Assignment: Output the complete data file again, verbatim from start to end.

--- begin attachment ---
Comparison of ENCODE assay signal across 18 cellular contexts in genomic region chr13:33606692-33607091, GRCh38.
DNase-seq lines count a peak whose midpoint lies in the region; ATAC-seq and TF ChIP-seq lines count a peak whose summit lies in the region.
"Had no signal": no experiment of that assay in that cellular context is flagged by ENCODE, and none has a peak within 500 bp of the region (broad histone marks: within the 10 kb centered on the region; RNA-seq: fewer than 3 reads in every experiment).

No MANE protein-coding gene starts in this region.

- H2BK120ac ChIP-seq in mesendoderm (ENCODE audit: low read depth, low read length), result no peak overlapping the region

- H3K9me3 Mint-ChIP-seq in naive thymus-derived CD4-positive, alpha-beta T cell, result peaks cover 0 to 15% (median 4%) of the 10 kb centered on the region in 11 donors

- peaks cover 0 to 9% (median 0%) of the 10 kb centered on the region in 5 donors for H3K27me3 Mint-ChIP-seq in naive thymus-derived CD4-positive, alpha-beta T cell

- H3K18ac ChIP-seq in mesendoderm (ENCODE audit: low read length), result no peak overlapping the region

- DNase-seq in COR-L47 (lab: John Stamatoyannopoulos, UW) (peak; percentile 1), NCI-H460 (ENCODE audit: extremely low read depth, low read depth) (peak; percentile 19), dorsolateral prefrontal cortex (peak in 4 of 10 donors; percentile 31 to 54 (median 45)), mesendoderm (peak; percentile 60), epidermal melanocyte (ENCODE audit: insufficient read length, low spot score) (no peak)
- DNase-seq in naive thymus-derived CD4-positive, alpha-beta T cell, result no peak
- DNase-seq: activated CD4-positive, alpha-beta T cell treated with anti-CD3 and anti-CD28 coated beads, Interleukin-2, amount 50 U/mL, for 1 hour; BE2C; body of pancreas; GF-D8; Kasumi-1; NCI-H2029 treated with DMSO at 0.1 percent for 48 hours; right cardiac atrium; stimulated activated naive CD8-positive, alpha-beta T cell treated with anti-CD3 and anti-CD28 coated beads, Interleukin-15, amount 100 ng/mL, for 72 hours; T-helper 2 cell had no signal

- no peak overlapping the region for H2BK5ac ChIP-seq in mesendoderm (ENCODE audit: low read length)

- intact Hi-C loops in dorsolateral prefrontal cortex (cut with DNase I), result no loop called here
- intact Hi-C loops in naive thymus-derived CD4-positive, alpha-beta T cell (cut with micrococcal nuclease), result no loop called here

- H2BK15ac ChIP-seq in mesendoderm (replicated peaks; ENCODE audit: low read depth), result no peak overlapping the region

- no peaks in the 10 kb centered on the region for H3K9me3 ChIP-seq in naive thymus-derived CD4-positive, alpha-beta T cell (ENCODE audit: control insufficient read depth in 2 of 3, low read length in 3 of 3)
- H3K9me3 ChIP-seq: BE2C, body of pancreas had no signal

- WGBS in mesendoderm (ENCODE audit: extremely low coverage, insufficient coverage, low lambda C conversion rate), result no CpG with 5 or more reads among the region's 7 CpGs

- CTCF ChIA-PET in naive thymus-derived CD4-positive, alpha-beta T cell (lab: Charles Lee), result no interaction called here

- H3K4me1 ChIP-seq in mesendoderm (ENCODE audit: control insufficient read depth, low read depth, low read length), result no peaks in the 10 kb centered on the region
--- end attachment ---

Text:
Comparison of ENCODE assay signal across 18 cellular contexts in genomic region chr13:33606692-33607091, GRCh38.
DNase-seq lines count a peak whose midpoint lies in the region; ATAC-seq and TF ChIP-seq lines count a peak whose summit lies in the region.
"Had no signal": no experiment of that assay in that cellular context is flagged by ENCODE, and none has a peak within 500 bp of the region (broad histone marks: within the 10 kb centered on the region; RNA-seq: fewer than 3 reads in every experiment).

No MANE protein-coding gene starts in this region.

- H2BK120ac ChIP-seq in mesendoderm (ENCODE audit: low read depth, low read length), result no peak overlapping the region

- H3K9me3 Mint-ChIP-seq in naive thymus-derived CD4-positive, alpha-beta T cell, result peaks cover 0 to 15% (median 4%) of the 10 kb centered on the region in 11 donors

- peaks cover 0 to 9% (median 0%) of the 10 kb centered on the region in 5 donors for H3K27me3 Mint-ChIP-seq in naive thymus-derived CD4-positive, alpha-beta T cell

- H3K18ac ChIP-seq in mesendoderm (ENCODE audit: low read length), result no peak overlapping the region

- DNase-seq in COR-L47 (lab: John Stamatoyannopoulos, UW) (peak; percentile 1), NCI-H460 (ENCODE audit: extremely low read depth, low read depth) (peak; percentile 19), dorsolateral prefrontal cortex (peak in 4 of 10 donors; percentile 31 to 54 (median 45)), mesendoderm (peak; percentile 60), epidermal melanocyte (ENCODE audit: insufficient read length, low spot score) (no peak)
- DNase-seq in naive thymus-derived CD4-positive, alpha-beta T cell, result no peak
- DNase-seq: activated CD4-positive, alpha-beta T cell treated with anti-CD3 and anti-CD28 coated beads, Interleukin-2, amount 50 U/mL, for 1 hour; BE2C; body of pancreas; GF-D8; Kasumi-1; NCI-H2029 treated with DMSO at 0.1 percent for 48 hours; right cardiac atrium; stimulated activated naive CD8-positive, alpha-beta T cell treated with anti-CD3 and anti-CD28 coated beads, Interleukin-15, amount 100 ng/mL, for 72 hours; T-helper 2 cell had no signal

- no peak overlapping the region for H2BK5ac ChIP-seq in mesendoderm (ENCODE audit: low read length)

- intact Hi-C loops in dorsolateral prefrontal cortex (cut with DNase I), result no loop called here
- intact Hi-C loops in naive thymus-derived CD4-positive, alpha-beta T cell (cut with micrococcal nuclease), result no loop called here

- H2BK15ac ChIP-seq in mesendoderm (replicated peaks; ENCODE audit: low read depth), result no peak overlapping the region

- no peaks in the 10 kb centered on the region for H3K9me3 ChIP-seq in naive thymus-derived CD4-positive, alpha-beta T cell (ENCODE audit: control insufficient read depth in 2 of 3, low read length in 3 of 3)
- H3K9me3 ChIP-seq: BE2C, body of pancreas had no signal

- WGBS in mesendoderm (ENCODE audit: extremely low coverage, insufficient coverage, low lambda C conversion rate), result no CpG with 5 or more reads among the region's 7 CpGs

- CTCF ChIA-PET in naive thymus-derived CD4-positive, alpha-beta T cell (lab: Charles Lee), result no interaction called here

- H3K4me1 ChIP-seq in mesendoderm (ENCODE audit: control insufficient read depth, low read depth, low read length), result no peaks in the 10 kb centered on the region